Intel claims its new line of desktop chipsets and processors will provide the building blocks for a new generation of consumer PCs catering for the digital home.
The hardware manufacturer has launched two new chipset lines, the 915 and 925, as well as six new desktop processors, in a bid to bring a new line of Hi-Fi PCs to the market.
The chipsets, formerly known as Grantsdale and Alderwood, brought several technical features to the mainstream desktop PC market which had previously been restricted to higher-end or specialist systems, Intel said.
These include 6.1 or 7.1 integrated surround sound capability, double data rate (DDR2) memory and PCI Express interconnect technology.
PCI Express allows data to travel at faster rates throughout the chipset than permitted by the current PCI standard.
It will help improve overall system performance and pave the way for future expansion cards such as high-definition television tuners or advanced graphics technology, according to Intel.
Three chipset models will be available from PC vendors. The 915G includes the integrated graphics chip, while the 915P is designed for use with standalone graphics cards. The 925X is considered a high-performance chipset for advanced users. Along with the new chipsets, Intel has launched a high-end Pentium 4 Extreme Edition processor at 3.4GHz and five new Prescott Pentium 4 processors. These have been categorised using Intel’s new processor numbering system. The fastest chip is the Pentium 4 560 at 3.6GHz, followed by the 550 at 3.4GHz, the 540 at 3.2GHz, the 530 at 3GHz, and the 520 at 2.8GHz.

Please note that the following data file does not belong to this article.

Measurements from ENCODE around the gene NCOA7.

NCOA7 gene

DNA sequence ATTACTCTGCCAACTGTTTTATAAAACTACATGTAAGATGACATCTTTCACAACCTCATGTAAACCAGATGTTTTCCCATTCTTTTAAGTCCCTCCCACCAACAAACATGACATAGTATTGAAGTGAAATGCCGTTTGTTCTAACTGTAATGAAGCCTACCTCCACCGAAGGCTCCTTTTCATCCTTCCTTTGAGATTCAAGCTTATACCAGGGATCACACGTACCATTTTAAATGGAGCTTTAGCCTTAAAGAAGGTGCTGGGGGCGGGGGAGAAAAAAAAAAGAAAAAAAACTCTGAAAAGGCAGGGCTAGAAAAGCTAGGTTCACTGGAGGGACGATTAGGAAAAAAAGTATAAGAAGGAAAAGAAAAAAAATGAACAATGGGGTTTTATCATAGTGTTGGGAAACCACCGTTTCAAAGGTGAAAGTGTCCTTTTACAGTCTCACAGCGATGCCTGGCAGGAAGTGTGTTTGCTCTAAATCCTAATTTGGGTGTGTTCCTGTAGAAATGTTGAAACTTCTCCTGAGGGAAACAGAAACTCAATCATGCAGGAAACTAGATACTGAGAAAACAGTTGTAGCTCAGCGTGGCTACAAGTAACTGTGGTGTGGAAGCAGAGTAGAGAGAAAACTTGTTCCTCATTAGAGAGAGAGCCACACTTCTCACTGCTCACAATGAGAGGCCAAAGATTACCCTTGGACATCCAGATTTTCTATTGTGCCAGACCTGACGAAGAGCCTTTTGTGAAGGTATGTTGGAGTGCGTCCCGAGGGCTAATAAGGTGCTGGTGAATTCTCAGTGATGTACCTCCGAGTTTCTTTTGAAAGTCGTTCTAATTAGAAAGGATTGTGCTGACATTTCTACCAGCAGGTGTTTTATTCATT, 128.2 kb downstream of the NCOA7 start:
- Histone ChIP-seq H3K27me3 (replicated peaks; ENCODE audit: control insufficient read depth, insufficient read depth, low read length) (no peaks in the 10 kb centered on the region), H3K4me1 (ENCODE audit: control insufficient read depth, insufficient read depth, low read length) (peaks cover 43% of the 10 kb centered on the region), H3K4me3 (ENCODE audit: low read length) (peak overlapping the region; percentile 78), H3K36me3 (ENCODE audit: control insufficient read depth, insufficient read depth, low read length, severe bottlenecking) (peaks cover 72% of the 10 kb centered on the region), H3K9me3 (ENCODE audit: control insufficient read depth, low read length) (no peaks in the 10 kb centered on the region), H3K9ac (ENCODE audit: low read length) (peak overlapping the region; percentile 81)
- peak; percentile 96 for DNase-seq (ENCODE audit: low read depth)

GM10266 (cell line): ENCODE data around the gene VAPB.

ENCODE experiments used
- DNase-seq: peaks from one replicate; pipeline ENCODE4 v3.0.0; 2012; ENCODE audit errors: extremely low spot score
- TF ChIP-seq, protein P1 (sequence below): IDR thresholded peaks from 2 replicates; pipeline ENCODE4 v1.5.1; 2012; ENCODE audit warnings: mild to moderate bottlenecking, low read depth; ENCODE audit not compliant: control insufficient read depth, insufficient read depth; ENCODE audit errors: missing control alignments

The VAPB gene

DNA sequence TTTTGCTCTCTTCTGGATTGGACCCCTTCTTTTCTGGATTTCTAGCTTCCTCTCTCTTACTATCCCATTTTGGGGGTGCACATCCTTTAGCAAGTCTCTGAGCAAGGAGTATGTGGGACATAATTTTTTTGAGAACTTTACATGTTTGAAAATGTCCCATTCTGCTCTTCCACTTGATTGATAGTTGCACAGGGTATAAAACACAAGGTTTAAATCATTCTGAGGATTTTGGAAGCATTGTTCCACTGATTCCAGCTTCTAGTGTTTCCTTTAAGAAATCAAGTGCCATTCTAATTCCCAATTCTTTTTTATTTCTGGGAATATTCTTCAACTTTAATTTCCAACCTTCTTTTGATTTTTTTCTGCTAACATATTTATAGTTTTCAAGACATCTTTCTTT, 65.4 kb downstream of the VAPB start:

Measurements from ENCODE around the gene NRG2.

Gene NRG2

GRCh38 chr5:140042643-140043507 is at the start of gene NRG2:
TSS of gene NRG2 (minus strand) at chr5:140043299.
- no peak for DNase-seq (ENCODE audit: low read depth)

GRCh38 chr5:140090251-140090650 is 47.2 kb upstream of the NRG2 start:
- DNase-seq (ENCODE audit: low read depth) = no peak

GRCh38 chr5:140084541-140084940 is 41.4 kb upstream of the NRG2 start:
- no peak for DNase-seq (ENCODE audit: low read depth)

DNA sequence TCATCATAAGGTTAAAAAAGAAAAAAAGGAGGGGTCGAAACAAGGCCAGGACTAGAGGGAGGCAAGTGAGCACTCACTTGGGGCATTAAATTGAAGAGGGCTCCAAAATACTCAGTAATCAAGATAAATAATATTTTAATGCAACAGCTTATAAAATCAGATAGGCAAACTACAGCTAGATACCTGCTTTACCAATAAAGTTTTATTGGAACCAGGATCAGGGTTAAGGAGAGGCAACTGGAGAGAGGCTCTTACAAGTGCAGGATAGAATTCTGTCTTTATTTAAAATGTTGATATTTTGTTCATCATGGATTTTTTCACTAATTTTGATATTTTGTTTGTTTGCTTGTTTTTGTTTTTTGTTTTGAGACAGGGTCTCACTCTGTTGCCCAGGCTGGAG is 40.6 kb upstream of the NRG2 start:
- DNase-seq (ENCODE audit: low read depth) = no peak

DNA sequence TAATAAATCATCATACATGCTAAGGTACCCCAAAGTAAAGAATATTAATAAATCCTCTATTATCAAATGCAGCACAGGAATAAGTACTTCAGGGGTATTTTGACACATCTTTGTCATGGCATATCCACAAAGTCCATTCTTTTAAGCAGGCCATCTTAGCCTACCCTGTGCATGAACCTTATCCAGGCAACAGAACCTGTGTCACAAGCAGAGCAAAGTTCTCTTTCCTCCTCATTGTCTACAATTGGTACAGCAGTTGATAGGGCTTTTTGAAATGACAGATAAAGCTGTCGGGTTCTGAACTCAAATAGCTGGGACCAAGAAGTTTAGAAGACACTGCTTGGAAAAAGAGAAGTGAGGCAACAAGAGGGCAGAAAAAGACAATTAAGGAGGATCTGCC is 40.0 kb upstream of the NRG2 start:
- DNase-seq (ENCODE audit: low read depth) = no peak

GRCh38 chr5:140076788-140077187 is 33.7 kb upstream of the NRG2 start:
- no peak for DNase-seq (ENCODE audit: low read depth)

Speaking at the Sydney launch of the new chipsets and related processors, Intel national marketing manager, Phillip Dows, said Intel’s new line of hardware would allow OEMs to capitalise on the convergence of IT and consumer electronic products.
Dows said Intel was working closely with local PC assemblers, including Optima and Altech, to bring products based on its new chipset architecture to market.
“Our solutions are driven by what OEMs are selling and building,” he said.
Intel had not experienced any challenges deploying its new architecture into locally produced systems, he said.
“In comparison, with the launch of Centrino 18 months ago, there was no real local assembly market for laptops,” Dows said.
International vendors including Dell, HP and IBM have also begun releasing products based on the new architecture.
In the US, HP has announced a new Media Centre PC, the m1000 series Photosmart PC, and will release variations in the next couple of months offering different configurations with the new P4 processors.
IBM’s new ThinkCentre A51p also utilises the new 915G chipset and the 520 P4 processor.
Dell has unveiled two new Dimension PC models and one XPS PC based on the new chipset technology.
The Dimension 4700 uses the improved integrated graphics on the 915G chipset. The 8400 and XPS systems feature the 925X chipset.